What we didn’t try was one of the bottles in this photo. These riserva wines (reserve wines – aged longer before release) average over $200 a bottle.
Later, as we conferred in the car, we each agreed that the Damilano wines were excellent.
Our next stop was lunch at Trattoria Cascina Schiavenza, advertised as a ‘typical kitchen of the Langhe’.
The terrace provides a nice view of the surrounding countryside.
As we waited for our food, Ellen pulled out watercolor pencils and paper for each of us, including Matteo…budding artists, all.
And of course, we tried another bottle of Arneis, which seems to be a reoccurring theme, doesn’t it?
The menu shows what we had for lunch. Reading down the menu, the highlighted dishes we had are shown from left to right in the photos, above.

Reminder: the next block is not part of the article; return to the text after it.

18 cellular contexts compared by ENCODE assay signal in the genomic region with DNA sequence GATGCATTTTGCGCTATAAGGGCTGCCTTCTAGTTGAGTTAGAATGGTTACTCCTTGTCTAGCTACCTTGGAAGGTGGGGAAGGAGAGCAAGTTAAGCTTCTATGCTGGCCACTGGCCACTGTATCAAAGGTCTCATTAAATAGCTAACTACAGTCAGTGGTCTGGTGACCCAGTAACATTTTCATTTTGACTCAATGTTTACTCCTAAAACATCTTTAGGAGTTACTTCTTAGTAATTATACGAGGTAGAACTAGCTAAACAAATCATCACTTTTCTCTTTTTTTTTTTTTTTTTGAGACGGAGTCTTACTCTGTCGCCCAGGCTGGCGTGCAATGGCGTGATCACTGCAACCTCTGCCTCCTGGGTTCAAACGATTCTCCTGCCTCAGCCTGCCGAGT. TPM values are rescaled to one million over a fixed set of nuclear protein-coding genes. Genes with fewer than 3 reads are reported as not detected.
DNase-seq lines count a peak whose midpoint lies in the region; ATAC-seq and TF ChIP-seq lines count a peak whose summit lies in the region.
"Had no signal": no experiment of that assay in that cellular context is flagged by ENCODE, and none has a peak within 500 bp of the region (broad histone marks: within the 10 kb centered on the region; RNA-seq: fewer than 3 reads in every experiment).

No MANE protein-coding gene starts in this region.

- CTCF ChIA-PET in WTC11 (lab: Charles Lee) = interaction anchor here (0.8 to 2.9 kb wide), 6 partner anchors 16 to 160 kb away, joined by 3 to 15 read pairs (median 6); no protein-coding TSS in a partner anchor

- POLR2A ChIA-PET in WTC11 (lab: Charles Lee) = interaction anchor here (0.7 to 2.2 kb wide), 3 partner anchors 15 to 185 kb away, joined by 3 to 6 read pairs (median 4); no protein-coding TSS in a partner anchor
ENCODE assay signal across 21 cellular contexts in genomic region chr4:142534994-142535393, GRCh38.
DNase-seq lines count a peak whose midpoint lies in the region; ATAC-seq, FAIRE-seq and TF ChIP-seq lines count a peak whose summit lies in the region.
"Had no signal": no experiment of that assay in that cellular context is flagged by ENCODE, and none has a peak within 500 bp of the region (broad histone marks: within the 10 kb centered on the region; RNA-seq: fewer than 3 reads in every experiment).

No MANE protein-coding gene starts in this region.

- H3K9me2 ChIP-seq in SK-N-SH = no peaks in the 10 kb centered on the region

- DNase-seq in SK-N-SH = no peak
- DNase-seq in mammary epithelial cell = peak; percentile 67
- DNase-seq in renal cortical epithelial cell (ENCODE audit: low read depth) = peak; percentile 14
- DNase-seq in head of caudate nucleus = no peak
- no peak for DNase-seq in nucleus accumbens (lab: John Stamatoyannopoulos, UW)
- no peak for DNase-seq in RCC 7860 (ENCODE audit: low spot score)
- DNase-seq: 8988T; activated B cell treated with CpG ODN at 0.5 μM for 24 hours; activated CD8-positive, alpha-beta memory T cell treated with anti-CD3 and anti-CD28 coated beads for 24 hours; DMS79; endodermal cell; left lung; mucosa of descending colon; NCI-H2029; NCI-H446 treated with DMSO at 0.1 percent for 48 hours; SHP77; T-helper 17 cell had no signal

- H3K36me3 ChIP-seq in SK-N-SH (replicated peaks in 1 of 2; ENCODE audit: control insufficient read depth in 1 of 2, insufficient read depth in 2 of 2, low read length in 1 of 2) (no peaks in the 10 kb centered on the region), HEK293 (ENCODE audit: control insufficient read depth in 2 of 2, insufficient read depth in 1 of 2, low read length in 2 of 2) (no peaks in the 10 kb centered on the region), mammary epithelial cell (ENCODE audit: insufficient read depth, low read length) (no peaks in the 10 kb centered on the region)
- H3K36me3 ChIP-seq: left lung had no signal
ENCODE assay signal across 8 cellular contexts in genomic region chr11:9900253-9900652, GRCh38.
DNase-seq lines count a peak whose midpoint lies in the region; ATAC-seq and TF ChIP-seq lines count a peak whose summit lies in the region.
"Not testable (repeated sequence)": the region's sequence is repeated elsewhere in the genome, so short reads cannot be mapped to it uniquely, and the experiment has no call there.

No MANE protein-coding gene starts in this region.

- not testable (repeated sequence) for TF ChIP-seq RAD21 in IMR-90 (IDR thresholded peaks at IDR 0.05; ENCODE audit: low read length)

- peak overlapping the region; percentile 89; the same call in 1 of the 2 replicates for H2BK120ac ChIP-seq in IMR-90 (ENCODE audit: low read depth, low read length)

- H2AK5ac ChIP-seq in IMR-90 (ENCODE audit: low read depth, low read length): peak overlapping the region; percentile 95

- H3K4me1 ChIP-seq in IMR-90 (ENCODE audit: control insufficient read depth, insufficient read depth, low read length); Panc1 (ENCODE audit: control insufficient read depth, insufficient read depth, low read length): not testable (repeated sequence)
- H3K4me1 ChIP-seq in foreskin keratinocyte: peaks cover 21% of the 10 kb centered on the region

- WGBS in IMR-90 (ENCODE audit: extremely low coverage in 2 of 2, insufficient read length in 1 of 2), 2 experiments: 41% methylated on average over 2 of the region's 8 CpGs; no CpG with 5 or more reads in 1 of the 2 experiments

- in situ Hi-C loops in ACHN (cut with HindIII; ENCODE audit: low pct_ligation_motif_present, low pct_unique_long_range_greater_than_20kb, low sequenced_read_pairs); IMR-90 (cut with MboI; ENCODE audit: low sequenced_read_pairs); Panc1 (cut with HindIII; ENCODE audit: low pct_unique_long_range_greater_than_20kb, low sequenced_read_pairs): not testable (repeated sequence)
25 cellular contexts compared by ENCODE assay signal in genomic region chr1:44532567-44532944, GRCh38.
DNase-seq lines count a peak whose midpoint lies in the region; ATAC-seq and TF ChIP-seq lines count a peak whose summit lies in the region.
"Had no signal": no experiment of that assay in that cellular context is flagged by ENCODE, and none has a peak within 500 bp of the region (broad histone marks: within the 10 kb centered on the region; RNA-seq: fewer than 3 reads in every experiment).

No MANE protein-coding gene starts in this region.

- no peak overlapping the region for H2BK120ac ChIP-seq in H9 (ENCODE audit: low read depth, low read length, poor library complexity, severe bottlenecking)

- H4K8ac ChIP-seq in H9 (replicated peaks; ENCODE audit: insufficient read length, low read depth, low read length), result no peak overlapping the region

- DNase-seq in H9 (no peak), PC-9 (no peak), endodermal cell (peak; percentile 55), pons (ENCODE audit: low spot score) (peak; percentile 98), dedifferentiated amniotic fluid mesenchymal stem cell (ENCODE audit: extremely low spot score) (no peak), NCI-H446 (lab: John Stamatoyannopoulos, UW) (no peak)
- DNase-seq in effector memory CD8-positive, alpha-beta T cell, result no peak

A porcini mushroom crepe, an antipasto plate, ravioli with a browned-butter sage sauce, a tajarin pasta ragu, and a Barolo-braised beef.
Our next stop was just feet away, as the Schiavenza winery is connected to the family’s ristorante.
The entrance to the winery entrance is unassuming.
Here we see Matteo with Waldo, our host.
Once again, we came across concrete wine casks, as can be seen in the distance in this photograph.
What’s Leslie measuring in this photo? Waldo had just told us how the casks were cleaned after being emptied. He says that he climbs through that little arched opening and brushes and hoses out the casks…and he wasn’t kidding.
So, were the Schiavenza wines tasty? Of course they were!
This is our last stop today and it was super fun. Francesca led us through the winery before our tasting…though we did seem to do a bit of tasting right out of the wine casks! That was a first for us.